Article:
Nature | Comment

Medical microbots need better imaging and control

Mariana Medina-Sánchez and Oliver G. Schmidt set priorities for more realistic tests of tiny machines that could be used to diagnose and treat conditions.

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M. Medina-Sánchez, L. Schwarz, A. K. Meyer, F. Hebenstreit & O. G. Schmidt/Nano Lett. 16, 555–561 (2016)

A helical micromotor helps an immotile but healthy bovine sperm cell get to an egg in culture.

More than 50 years ago, physicist Richard Feynman spoke of “swallowing the surgeon” in his classic lecture, 'There's plenty of room at the bottom'. Today, scientists are designing microscopic devices — microbots and micromotors — to eventually move through the body to perform medical tasks. Synthetic rods, tubes, helices, spheres or cages as small as a cell could be sent into the blood, liver, stomach or reproductive tract to diagnose conditions, carry drugs or perform surgery.

So far, most microbot experiments have been done in vitro under conditions very different from those in the human body. Many devices rely on toxic fuels, such as hydrogen peroxide. They are simple to steer in a Petri dish, but harder to control in biological fluids full of proteins and cells, and through the body's complex channels and cavities.

To enter clinical trials, microbots must clear two major hurdles. First, researchers need to be able to see and control them operating inside the body — current imaging techniques have insufficient resolution and sensitivity. Second, the vehicles need to be biocompatible and be removed or stabilized after use. Achieving both aims would set the stage for further improvements — in steering and mobility, materials and capabilities.

We call on microrobotics researchers, materials scientists and bioimaging and medical specialists to work together to solve these problems. And regulatory agencies need to put in place directives for testing therapeutics that are based on microbots.

There are three types of micromotors. They can be categorized according to their main propulsion mode: chemical, physical or biological (see 'Three micromotor prototypes'). Each has pros and cons.

Chemical micromotors transform fuel energy into motion1. Often, a catalyst (such as platinum, silver or palladium) within the micromotor reacts with liquid surrounding it (usually hydrogen peroxide or organic compounds). These motors are hard to control. Some move by expelling gas bubbles from one end of an asymmetrical tube. Others are made of two metals (usually gold and platinum) and propelled by differences in, for instance, tension, fuel consumption or light absorption rates between their faces. They may be guided by chemical or thermal gradients in their surroundings, or by applying magnetic fields, light or ultrasound.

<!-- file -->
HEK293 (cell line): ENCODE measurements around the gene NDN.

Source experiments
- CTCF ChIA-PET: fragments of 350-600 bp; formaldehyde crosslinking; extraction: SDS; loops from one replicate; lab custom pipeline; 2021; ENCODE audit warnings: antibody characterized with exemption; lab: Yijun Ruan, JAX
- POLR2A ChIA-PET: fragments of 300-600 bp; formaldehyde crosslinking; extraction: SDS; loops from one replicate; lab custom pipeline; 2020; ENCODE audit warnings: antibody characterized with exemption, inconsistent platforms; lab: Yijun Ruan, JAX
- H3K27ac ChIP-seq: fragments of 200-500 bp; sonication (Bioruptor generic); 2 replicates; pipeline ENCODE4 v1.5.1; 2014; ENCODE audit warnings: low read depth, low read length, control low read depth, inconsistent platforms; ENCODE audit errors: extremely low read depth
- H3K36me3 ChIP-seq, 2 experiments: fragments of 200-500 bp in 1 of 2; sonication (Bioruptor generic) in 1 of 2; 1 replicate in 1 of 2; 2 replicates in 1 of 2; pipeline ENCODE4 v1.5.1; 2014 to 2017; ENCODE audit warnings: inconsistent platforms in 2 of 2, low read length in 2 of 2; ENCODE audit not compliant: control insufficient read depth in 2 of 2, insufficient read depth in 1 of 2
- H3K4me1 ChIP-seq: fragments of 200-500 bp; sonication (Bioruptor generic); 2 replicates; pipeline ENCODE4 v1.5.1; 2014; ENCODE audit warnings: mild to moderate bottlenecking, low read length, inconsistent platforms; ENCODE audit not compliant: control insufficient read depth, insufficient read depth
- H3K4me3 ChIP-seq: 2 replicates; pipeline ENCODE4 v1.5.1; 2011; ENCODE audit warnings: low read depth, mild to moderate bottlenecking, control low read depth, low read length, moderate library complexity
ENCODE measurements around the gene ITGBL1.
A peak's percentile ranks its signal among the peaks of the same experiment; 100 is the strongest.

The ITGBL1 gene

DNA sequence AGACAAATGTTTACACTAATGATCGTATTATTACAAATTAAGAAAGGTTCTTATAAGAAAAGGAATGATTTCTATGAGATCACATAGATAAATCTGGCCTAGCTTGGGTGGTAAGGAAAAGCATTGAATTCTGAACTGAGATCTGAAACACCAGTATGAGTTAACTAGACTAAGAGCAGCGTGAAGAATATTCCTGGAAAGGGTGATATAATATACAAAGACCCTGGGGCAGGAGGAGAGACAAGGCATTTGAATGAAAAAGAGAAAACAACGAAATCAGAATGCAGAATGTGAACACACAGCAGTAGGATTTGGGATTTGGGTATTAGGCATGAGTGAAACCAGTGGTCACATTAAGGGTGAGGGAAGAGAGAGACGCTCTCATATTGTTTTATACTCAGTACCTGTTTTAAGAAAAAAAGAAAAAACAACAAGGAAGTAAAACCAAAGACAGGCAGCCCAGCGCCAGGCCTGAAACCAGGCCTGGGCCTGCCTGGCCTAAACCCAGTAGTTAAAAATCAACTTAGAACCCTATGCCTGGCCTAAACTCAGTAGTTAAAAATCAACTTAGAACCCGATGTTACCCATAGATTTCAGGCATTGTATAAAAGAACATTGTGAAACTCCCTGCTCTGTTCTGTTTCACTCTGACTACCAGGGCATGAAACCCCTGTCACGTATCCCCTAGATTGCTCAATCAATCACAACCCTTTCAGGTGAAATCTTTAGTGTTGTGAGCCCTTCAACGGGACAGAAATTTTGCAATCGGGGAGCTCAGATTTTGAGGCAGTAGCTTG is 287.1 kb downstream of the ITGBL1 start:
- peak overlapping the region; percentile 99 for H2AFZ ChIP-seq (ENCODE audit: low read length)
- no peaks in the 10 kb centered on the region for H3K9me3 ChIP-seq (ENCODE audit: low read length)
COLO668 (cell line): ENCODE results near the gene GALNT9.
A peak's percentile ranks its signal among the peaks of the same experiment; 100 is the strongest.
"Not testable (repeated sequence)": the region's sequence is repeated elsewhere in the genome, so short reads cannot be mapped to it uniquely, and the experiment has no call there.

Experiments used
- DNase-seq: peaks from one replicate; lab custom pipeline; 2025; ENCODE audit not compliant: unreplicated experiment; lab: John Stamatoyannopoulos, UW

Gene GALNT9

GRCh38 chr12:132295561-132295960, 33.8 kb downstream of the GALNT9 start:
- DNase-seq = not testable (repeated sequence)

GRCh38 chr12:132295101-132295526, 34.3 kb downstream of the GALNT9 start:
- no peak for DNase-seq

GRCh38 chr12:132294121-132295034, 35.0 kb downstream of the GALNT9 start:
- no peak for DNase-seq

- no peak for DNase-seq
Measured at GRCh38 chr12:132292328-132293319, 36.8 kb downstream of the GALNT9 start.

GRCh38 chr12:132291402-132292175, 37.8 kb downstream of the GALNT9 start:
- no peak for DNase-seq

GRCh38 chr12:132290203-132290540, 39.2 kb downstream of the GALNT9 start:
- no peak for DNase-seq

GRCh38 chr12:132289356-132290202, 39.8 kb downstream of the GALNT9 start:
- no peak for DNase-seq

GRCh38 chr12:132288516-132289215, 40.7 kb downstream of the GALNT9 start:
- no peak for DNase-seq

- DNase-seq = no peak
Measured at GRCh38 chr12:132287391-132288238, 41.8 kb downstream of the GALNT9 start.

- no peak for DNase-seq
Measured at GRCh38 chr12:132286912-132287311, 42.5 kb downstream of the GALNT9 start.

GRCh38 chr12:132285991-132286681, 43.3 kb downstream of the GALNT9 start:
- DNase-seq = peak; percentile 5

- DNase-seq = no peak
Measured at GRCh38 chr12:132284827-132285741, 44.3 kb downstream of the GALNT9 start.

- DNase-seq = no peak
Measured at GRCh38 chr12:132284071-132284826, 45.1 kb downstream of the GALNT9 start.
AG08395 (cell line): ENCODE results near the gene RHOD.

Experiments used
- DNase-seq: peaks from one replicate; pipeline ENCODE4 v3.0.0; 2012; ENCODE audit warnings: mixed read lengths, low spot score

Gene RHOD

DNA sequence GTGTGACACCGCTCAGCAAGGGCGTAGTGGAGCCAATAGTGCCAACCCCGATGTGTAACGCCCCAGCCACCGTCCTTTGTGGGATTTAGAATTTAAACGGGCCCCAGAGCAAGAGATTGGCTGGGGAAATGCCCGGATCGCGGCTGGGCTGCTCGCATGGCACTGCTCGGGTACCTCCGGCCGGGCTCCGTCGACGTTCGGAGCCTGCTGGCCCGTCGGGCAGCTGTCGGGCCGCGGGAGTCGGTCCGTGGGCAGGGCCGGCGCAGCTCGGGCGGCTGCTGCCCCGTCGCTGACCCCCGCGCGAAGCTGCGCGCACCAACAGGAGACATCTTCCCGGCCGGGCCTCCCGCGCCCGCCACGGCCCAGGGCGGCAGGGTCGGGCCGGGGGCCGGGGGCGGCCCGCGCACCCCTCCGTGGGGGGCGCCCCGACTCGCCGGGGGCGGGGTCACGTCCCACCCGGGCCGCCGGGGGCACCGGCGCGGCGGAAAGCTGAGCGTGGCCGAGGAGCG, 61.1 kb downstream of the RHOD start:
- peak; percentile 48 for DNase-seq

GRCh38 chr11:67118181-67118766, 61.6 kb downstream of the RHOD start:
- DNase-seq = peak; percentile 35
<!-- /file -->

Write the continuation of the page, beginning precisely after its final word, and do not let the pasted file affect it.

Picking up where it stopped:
Outside the body, micromotors can be based on poisonous fuels. For example, they could burn a pollutant in water as fuel, or be used for on-chip chemical and biological sensing. For in vivo uses, they need to co-opt fuels that are present in the body, such as glucose, urea or other physiological fluids2. For example, tubular micromotors have been propelled by dissolving zinc in acid in a mouse's stomach3. The endurance and efficiency of these motors need to be improved.

Physical micromotors are propelled by varying fields. For instance, a helix of magnetic material spins around its axis under a rotating magnetic field. These devices are easier to control: changing the field's orientation and frequency alters the direction and speed of the motor. Such 'magnetic swimmers' mimic flagella, the tails that propel some microorganisms4. Ultrasound, too, can be used for propulsion and guidance5.

These micromotors have less thrust than the chemical motors and need complicated actuation systems. They hold promise for carrying cargo (sensors, drugs and genetic therapies), for capturing and transporting cells and for performing microsurgery and biopsies1.

A magnetically driven helix captures an immotile bovine sperm and carries it to an egg cell.

M. Medina-Sánchez, L. Schwarz, A. K. Meyer, F. Hebenstreit & O. G. Schmidt Nano Lett. 16, 555–561 (2016)

Biohybrid micromotors combine a biological agent such as a bacterium, muscle or sperm cell with a synthetic part. They can be directed by external fields or by the cells and microorganisms themselves, as they move, sense and respond to biochemicals, acidity or magnetic fields. For example, bacteria that perceive Earth's magnetism have been explored as potential drug carriers in blood vessels6. Biohybrid swimmers may travel naturally through the body. They can pass through tissues to deliver drugs deeply and can stimulate reactions such as those involved in fertilization.